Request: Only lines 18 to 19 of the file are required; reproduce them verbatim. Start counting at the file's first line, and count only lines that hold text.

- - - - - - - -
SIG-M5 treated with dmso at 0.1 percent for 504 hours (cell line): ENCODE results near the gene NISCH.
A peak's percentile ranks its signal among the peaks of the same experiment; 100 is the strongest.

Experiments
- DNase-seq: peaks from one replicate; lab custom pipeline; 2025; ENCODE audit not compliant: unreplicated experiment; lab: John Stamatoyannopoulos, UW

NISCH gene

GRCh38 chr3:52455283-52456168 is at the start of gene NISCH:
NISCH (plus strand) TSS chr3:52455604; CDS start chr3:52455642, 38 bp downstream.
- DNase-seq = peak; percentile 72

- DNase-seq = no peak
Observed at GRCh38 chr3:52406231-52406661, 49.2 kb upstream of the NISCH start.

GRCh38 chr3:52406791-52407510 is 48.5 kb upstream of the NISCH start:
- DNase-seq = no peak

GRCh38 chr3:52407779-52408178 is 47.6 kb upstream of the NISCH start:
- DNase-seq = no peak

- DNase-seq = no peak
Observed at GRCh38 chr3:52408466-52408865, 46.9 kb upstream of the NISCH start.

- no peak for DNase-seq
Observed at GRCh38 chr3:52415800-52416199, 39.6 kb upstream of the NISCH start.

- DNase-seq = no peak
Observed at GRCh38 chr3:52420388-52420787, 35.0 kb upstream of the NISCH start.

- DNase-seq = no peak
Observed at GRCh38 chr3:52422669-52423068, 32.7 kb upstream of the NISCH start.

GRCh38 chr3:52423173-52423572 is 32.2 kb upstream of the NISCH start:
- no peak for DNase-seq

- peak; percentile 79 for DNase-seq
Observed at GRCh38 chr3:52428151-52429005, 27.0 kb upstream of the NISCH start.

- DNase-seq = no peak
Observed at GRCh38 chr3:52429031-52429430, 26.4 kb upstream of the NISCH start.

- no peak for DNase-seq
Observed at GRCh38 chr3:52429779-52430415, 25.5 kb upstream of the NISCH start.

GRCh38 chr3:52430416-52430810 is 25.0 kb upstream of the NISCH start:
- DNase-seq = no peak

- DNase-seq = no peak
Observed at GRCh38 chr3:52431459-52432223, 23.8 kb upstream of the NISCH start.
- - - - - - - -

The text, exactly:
Observed at GRCh38 chr3:52415800-52416199, 39.6 kb upstream of the NISCH start.

- DNase-seq = no peak